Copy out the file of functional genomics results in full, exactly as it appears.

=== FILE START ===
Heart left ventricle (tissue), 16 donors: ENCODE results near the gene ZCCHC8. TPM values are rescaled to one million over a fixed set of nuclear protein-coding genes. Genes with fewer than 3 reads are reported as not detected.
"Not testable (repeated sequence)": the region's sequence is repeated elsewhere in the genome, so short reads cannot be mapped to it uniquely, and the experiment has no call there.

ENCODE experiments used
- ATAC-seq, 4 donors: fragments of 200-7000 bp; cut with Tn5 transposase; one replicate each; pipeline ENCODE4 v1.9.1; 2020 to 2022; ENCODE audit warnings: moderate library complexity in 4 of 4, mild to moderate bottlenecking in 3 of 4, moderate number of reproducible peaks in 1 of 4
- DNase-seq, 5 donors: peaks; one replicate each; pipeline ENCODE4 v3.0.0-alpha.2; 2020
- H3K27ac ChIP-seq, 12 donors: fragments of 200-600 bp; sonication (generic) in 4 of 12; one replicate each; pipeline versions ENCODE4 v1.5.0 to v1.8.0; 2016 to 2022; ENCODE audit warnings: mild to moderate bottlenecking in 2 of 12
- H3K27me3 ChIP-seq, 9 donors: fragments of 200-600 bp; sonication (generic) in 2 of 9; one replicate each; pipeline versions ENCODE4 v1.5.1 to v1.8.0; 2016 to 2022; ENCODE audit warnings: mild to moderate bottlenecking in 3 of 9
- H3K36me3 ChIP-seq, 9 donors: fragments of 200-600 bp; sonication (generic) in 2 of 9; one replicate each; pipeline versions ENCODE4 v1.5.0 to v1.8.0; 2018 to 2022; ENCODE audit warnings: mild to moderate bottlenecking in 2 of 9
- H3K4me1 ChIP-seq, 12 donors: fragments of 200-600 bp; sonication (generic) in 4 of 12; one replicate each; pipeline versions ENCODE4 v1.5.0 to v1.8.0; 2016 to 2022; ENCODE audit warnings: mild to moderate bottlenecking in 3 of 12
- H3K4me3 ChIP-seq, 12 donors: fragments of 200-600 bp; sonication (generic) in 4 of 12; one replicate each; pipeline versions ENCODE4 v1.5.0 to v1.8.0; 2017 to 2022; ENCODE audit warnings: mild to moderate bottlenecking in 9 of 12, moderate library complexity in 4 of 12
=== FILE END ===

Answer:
Heart left ventricle (tissue), 16 donors: ENCODE results near the gene ZCCHC8. TPM values are rescaled to one million over a fixed set of nuclear protein-coding genes. Genes with fewer than 3 reads are reported as not detected.
"Not testable (repeated sequence)": the region's sequence is repeated elsewhere in the genome, so short reads cannot be mapped to it uniquely, and the experiment has no call there.

ENCODE experiments used
- ATAC-seq, 4 donors: fragments of 200-7000 bp; cut with Tn5 transposase; one replicate each; pipeline ENCODE4 v1.9.1; 2020 to 2022; ENCODE audit warnings: moderate library complexity in 4 of 4, mild to moderate bottlenecking in 3 of 4, moderate number of reproducible peaks in 1 of 4
- DNase-seq, 5 donors: peaks; one replicate each; pipeline ENCODE4 v3.0.0-alpha.2; 2020
- H3K27ac ChIP-seq, 12 donors: fragments of 200-600 bp; sonication (generic) in 4 of 12; one replicate each; pipeline versions ENCODE4 v1.5.0 to v1.8.0; 2016 to 2022; ENCODE audit warnings: mild to moderate bottlenecking in 2 of 12
- H3K27me3 ChIP-seq, 9 donors: fragments of 200-600 bp; sonication (generic) in 2 of 9; one replicate each; pipeline versions ENCODE4 v1.5.1 to v1.8.0; 2016 to 2022; ENCODE audit warnings: mild to moderate bottlenecking in 3 of 9
- H3K36me3 ChIP-seq, 9 donors: fragments of 200-600 bp; sonication (generic) in 2 of 9; one replicate each; pipeline versions ENCODE4 v1.5.0 to v1.8.0; 2018 to 2022; ENCODE audit warnings: mild to moderate bottlenecking in 2 of 9
- H3K4me1 ChIP-seq, 12 donors: fragments of 200-600 bp; sonication (generic) in 4 of 12; one replicate each; pipeline versions ENCODE4 v1.5.0 to v1.8.0; 2016 to 2022; ENCODE audit warnings: mild to moderate bottlenecking in 3 of 12
- H3K4me3 ChIP-seq, 12 donors: fragments of 200-600 bp; sonication (generic) in 4 of 12; one replicate each; pipeline versions ENCODE4 v1.5.0 to v1.8.0; 2017 to 2022; ENCODE audit warnings: mild to moderate bottlenecking in 9 of 12, moderate library complexity in 4 of 12